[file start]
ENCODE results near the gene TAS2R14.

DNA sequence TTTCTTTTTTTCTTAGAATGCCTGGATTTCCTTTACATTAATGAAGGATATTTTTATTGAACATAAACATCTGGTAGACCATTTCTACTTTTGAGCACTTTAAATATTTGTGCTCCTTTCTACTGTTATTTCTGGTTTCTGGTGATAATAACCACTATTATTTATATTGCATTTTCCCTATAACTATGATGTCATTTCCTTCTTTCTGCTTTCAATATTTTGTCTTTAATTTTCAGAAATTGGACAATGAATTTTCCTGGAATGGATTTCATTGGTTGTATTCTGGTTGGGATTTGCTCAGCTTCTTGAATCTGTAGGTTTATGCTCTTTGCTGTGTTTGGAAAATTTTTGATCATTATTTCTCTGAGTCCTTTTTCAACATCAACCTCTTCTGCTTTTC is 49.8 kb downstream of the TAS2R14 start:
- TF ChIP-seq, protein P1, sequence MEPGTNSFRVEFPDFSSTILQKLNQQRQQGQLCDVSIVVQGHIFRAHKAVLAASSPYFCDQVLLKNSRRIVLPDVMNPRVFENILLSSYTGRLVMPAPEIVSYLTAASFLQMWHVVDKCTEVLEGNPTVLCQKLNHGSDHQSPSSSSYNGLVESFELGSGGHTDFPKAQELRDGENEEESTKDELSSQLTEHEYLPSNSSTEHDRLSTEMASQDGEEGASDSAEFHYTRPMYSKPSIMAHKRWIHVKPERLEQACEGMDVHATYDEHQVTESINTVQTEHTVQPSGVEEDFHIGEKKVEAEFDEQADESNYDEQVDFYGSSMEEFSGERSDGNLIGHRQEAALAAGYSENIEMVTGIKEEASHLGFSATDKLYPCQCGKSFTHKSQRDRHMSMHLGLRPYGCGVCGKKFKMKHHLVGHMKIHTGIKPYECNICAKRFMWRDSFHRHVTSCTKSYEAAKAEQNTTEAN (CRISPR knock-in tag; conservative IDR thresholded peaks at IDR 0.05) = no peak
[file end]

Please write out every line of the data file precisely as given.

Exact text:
ENCODE results near the gene TAS2R14.

DNA sequence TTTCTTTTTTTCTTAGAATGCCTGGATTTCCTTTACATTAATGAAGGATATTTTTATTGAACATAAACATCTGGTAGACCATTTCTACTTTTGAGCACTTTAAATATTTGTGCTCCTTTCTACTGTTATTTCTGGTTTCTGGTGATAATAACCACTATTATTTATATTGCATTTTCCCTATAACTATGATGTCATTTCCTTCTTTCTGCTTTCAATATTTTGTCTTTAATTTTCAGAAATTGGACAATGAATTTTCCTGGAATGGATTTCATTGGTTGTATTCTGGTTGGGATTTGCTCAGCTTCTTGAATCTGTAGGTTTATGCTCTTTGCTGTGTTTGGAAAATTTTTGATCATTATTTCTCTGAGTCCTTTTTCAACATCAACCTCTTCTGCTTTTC is 49.8 kb downstream of the TAS2R14 start:
- TF ChIP-seq, protein P1, sequence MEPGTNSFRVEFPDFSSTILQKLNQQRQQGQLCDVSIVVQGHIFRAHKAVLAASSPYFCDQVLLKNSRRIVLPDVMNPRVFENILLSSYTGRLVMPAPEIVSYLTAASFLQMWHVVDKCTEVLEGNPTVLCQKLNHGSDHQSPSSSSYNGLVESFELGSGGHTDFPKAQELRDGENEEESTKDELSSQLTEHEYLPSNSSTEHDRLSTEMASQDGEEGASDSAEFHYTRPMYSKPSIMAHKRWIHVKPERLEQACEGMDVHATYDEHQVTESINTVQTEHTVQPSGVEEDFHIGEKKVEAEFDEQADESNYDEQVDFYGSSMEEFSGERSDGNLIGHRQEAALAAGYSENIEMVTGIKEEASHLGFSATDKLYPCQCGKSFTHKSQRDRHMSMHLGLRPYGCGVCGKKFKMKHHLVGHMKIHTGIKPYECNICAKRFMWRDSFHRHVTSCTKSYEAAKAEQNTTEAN (CRISPR knock-in tag; conservative IDR thresholded peaks at IDR 0.05) = no peak